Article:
Note – A reader of this blog commented after this article was posted that it is very easy to have the airline accept a tadpole trike as a Mobility Assistive Device as they are not allowed to question the owner about the nature of their disability. He also said that the trike is loaded onto the plane with little to no disassembly.

Note from me about the note above –  I personally would be very concerned about handing my trike over “as is” to be loaded onto an airplane. I would be concerned about mirrors being snapped off and lights being broken or broken off and missing. And I would be concerned about other damage happening if other items are in contact with the trike during the time it is in the plane.

So, yes … tadpole trikes can really fly … and it would indeed be great to have your trike with you if you are able to ride it where you are heading to. We all want to …

KEEP ON TRIKIN’

BIKE REGISTRATION THAT WORKS


I recently came across a website offering a free service to bicyclists (cyclists). It is called Bike Index. It sounds like a very good idea and hopefully it will catch on all around the nation. We can help accomplish this by using it ourselves and promoting it to others. The “others” include local bike shops and police depts. as it takes all of us together to make this work. This also provides a means of looking up bikes to see if they are reported stolen. This could be handy if you found a bike or are looking into buying one … making certain it is not stolen. Of course, you would need the serial number to look it up.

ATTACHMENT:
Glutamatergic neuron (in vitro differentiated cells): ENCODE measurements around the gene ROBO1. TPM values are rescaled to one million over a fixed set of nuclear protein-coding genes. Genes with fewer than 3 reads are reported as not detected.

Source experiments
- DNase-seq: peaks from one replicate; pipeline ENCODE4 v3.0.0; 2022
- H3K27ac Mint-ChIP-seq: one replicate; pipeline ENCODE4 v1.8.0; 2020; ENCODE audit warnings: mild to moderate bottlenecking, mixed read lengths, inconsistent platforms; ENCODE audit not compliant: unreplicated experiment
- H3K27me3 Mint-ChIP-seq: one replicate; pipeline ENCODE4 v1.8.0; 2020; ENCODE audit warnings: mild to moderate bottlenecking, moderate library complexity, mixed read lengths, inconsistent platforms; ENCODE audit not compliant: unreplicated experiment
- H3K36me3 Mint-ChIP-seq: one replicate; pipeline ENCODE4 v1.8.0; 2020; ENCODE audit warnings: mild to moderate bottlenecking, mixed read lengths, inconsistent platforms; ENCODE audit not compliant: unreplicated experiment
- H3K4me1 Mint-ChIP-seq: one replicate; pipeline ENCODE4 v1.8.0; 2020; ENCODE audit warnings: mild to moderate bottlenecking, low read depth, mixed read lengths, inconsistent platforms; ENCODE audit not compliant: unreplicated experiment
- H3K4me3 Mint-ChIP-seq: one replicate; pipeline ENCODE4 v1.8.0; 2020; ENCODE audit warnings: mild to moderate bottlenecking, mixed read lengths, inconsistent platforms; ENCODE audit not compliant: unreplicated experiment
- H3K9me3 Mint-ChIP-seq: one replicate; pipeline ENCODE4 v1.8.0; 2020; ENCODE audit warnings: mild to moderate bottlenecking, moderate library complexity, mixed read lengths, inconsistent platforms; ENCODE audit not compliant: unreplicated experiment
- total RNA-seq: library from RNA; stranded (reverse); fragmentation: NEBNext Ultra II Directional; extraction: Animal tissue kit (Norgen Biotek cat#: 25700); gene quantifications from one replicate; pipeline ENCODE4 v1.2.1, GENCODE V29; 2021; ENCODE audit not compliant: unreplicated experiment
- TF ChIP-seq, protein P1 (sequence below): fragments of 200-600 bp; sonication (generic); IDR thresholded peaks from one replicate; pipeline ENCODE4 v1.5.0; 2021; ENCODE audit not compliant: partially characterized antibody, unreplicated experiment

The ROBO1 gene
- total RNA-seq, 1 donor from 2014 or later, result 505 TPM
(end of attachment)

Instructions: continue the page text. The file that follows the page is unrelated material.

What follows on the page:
I know the local police here where I live come across lots of bicycles which never get reunited with their owners. They collect until they are auctioned off periodically. What a shame they don’t end up getting returned to their owners, but without the police having anyway to know who they belong to there isn’t much they can do. All they can do is store them in a room hoping the owner will come looking for it. When the room fills up with bikes they have no choice but to get rid of them. With this registration system that could change. So register that puppy!